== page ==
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@Milena: Thanks for sharing your thoughts (and kind words too)! Interesting stuff!


Would you be willing to share a couple of screen shots of your setup?

I would love to share screenshots, but because of my stroke and subsequent disabilities, I have difficulty accessing my computer!

I work on my iPad.

I am a professional researcher and use DTPO.

Donald W Moore
Antecedents® LLC


Thanks for starting this thread, I found the link via Reunion Talk. As a DTPO newbie I may be using this thread to post questions as I start using this software in earnest.

I also started with Ben Sayer’s simple classification system in setting up my folders by surname, person, places etc. I had originally filed census records by the head of the household but have now moved those into a stand alone census folder. And like many other people I still have paper files to be scanned and digital photos to be sorted and labelled.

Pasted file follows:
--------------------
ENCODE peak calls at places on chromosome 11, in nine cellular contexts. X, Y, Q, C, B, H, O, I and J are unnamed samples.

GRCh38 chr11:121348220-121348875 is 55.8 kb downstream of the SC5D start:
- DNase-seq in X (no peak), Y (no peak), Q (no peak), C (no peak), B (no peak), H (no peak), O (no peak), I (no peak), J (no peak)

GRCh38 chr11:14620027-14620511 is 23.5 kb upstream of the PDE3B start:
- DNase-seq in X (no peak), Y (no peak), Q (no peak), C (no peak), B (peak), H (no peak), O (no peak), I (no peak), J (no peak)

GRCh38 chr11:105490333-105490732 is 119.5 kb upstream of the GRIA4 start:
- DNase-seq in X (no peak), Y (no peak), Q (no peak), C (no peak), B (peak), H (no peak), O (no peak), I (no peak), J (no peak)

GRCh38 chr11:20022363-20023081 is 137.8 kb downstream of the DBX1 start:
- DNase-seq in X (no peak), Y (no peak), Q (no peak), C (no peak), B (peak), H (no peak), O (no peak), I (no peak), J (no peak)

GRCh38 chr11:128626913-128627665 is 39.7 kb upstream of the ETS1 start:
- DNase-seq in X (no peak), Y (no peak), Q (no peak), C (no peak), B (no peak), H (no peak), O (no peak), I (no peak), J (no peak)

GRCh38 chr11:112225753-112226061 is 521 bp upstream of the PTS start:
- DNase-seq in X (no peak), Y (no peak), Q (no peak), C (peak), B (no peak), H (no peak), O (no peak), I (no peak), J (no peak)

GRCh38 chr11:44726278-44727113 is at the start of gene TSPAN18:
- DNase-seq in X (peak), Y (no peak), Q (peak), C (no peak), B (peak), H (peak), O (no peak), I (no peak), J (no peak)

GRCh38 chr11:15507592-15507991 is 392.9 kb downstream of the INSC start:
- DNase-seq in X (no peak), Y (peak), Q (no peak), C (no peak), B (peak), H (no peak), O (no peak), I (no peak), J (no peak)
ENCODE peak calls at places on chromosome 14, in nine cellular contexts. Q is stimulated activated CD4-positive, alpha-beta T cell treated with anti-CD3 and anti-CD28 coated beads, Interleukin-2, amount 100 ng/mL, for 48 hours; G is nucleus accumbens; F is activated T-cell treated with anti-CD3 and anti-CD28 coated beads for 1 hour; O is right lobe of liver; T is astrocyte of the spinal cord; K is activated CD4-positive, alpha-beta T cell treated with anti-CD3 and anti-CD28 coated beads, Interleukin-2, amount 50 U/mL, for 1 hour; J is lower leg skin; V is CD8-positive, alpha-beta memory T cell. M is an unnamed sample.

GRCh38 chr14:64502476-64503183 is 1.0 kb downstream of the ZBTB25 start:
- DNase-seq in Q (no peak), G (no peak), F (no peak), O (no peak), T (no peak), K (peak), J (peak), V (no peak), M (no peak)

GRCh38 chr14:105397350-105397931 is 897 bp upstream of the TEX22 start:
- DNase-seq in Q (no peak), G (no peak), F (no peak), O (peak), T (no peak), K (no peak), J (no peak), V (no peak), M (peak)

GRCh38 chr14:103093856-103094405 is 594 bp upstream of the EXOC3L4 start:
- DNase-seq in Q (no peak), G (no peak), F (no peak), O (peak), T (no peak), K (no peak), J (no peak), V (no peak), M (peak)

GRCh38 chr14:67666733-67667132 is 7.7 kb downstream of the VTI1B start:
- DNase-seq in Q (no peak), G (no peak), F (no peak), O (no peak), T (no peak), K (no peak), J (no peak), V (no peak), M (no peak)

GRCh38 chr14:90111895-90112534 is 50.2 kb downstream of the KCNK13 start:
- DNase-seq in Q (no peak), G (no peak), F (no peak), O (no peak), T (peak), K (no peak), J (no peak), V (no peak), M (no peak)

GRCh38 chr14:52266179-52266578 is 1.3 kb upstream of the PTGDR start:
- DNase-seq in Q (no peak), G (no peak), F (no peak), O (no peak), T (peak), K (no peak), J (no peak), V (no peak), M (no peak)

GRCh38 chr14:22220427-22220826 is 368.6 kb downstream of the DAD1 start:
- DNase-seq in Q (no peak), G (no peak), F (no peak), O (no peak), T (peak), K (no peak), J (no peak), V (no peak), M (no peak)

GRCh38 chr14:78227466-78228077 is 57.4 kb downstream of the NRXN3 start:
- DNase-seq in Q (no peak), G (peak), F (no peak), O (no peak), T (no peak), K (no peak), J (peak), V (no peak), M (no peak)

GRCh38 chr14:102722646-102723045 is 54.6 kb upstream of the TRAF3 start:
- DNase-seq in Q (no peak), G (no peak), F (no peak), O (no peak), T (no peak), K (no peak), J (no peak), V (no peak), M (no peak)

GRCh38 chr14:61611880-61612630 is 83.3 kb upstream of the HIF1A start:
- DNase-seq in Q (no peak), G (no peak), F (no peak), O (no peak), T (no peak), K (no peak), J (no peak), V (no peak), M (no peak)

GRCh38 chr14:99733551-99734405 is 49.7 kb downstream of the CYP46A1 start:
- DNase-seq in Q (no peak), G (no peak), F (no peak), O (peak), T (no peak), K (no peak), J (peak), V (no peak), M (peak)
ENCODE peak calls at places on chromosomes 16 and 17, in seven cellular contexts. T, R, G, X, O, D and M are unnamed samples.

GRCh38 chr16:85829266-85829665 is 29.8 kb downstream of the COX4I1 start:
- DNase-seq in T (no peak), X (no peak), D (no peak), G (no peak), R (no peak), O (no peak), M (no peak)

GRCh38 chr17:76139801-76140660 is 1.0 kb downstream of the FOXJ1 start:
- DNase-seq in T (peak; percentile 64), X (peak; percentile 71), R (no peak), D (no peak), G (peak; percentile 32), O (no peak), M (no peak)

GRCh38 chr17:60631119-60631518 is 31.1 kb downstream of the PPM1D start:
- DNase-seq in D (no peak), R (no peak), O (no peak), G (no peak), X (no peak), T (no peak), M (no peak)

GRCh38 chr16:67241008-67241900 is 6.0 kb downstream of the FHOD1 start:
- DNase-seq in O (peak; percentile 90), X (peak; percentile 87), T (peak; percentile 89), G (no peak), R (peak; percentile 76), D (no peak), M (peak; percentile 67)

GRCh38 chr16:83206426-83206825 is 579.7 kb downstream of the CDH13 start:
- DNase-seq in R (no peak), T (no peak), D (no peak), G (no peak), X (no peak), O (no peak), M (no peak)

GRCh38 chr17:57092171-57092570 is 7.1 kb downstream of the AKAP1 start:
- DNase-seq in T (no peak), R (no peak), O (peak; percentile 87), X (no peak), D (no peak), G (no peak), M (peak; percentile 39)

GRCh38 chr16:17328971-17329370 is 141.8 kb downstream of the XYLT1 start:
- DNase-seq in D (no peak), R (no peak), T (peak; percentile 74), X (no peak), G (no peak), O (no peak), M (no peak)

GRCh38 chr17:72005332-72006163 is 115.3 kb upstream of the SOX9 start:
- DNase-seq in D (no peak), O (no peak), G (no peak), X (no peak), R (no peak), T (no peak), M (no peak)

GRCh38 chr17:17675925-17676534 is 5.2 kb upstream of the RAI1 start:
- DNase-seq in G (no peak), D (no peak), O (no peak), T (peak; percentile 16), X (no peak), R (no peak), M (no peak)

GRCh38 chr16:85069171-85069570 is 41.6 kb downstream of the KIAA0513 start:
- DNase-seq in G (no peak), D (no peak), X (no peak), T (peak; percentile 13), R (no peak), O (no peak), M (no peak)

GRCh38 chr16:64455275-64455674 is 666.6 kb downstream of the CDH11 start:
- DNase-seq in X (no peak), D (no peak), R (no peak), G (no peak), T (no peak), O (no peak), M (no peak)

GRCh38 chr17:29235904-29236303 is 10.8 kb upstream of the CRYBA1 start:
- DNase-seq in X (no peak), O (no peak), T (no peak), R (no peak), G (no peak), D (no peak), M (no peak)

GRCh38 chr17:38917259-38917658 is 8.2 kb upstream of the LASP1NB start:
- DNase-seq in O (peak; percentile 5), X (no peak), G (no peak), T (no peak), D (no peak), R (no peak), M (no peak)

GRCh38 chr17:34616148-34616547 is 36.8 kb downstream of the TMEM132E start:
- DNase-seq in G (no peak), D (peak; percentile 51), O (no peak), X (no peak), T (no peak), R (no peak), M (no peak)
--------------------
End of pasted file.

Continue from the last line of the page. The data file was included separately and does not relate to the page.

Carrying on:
But while I get my own house in order I want to transition to DTPO.

Can anyone provide me with a dummies list to getting started with DTPO? Such as

  • first 6 steps to get started?
  • tricks you wish you had known when you first started with DTPO?

Thanks, Grant

There is the Take Control of Getting Started with DEVONthink 2 eBook. A full reference of DT, not just a brief intro. This is part of the “Take Control of” series.

Try a google search.

Thanks Pvonk.

I am currently on page 30 of 290 of take control.

. I was hoping for some input from users on this forum.